Acclaimed classics scholar Edith Hall's Introducing the Ancient Greeks is the first book to offer a synthesis of the entire ancient Greek experience, from the rise of the Mycenaean kingdoms of the sixteenth century BC to the final victory of Christianity over paganism in AD 391. Each of the ten chapters visits a different Greek community at a different moment during the twenty centuries of ancient Greek history. In the process, the book makes a powerful original argument: A cluster of unique qualities made the Greeks special and made them the right people, at the right time, to take up the baton of human progress.
According to Herodotus, the father of history, what made all Greeks identifiably Greek was their common descent from the same heroes, the way they sacrificed to their gods, their rules of decent behavior, and their beautiful language. Edith Hall argues, however, that their mind-set was just as important as their awe-inspiring achievements. They were rebellious, individualistic, inquisitive, open-minded, witty, rivalrous, admiring of excellence, articulate, and addicted to pleasure. But most important was their continuing identity as mariners, the restless seagoing lifestyle that brought them into contact with ethnically diverse peoples in countless new settlements, and the constant stimulus to technological innovation provided by their intense relationship with the sea.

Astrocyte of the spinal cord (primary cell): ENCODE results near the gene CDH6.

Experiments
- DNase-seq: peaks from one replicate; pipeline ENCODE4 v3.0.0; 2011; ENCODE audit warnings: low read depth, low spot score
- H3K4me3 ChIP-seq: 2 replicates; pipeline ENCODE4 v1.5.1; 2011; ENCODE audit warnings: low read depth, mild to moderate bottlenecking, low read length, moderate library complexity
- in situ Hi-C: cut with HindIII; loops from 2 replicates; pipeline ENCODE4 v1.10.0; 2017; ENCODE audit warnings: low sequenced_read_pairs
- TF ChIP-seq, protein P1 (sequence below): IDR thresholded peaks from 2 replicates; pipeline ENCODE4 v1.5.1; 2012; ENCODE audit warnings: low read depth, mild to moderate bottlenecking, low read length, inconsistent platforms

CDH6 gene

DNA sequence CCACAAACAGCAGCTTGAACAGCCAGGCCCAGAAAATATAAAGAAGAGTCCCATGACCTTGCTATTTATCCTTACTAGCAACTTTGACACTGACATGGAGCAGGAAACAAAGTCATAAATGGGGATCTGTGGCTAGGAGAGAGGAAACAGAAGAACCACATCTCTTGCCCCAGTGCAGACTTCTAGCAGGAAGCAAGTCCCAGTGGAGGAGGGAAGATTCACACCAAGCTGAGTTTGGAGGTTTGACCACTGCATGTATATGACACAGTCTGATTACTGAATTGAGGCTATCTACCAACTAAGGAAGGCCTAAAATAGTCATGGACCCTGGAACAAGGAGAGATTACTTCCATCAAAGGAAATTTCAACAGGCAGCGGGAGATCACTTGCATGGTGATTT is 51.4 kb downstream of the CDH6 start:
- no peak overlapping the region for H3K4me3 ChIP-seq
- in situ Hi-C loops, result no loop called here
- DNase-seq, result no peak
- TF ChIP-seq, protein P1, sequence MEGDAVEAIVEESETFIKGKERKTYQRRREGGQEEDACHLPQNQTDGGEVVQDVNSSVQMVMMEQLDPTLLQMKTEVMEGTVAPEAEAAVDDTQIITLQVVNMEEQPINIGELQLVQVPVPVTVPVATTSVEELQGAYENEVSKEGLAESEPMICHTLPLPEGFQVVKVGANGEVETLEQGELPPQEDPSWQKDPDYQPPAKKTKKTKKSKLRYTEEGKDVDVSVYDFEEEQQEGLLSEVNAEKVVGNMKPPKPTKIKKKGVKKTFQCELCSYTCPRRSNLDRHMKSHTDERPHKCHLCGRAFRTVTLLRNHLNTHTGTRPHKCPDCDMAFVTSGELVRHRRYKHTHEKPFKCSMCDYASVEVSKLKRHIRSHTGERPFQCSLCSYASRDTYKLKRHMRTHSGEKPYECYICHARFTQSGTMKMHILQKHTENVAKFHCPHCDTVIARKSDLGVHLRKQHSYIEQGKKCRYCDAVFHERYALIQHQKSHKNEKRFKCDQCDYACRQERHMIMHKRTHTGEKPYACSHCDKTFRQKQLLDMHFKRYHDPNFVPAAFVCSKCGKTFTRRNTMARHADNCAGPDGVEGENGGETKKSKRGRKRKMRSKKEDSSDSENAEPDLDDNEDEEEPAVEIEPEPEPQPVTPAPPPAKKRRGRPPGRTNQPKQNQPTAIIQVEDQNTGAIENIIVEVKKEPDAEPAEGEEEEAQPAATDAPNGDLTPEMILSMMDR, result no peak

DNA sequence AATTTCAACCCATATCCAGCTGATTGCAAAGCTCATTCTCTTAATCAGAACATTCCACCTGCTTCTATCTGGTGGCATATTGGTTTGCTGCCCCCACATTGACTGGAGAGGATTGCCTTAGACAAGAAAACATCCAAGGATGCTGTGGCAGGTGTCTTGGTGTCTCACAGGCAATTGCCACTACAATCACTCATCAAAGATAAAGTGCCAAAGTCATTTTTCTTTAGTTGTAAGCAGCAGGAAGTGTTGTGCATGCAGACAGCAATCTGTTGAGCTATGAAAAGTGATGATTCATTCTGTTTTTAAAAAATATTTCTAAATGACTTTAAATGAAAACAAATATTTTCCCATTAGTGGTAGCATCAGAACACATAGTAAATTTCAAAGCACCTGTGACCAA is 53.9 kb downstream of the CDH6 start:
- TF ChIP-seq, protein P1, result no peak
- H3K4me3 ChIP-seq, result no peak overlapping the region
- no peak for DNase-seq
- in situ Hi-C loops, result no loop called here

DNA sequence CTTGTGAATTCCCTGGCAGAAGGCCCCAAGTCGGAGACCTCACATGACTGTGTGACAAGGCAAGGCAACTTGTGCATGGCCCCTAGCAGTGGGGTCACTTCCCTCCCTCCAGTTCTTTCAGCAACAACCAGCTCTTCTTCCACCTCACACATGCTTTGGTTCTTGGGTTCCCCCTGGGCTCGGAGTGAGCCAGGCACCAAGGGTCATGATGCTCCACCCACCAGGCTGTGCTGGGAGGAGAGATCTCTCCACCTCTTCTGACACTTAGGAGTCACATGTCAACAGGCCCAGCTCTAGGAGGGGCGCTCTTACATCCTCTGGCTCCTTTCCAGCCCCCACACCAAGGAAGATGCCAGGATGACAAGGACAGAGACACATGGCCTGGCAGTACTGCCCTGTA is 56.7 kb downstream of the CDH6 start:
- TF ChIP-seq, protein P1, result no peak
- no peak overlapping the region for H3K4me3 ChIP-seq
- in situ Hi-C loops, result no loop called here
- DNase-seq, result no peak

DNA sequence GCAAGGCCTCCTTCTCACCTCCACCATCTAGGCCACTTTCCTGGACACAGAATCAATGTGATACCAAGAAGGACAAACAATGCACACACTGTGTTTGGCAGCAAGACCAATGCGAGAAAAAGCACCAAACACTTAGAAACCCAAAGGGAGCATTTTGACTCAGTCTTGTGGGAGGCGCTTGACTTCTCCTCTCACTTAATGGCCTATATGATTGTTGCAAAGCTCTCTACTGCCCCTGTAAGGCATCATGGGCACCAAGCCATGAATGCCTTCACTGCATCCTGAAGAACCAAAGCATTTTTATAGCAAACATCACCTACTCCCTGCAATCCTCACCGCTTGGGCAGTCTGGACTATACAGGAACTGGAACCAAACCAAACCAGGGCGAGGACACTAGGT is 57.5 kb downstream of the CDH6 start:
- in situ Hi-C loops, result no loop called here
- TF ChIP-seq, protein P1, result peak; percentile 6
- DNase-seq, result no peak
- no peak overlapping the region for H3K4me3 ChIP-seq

Expertly researched and elegantly told, Introducing the Ancient Greeks is an indispensable contribution to our understanding of the Greeks.
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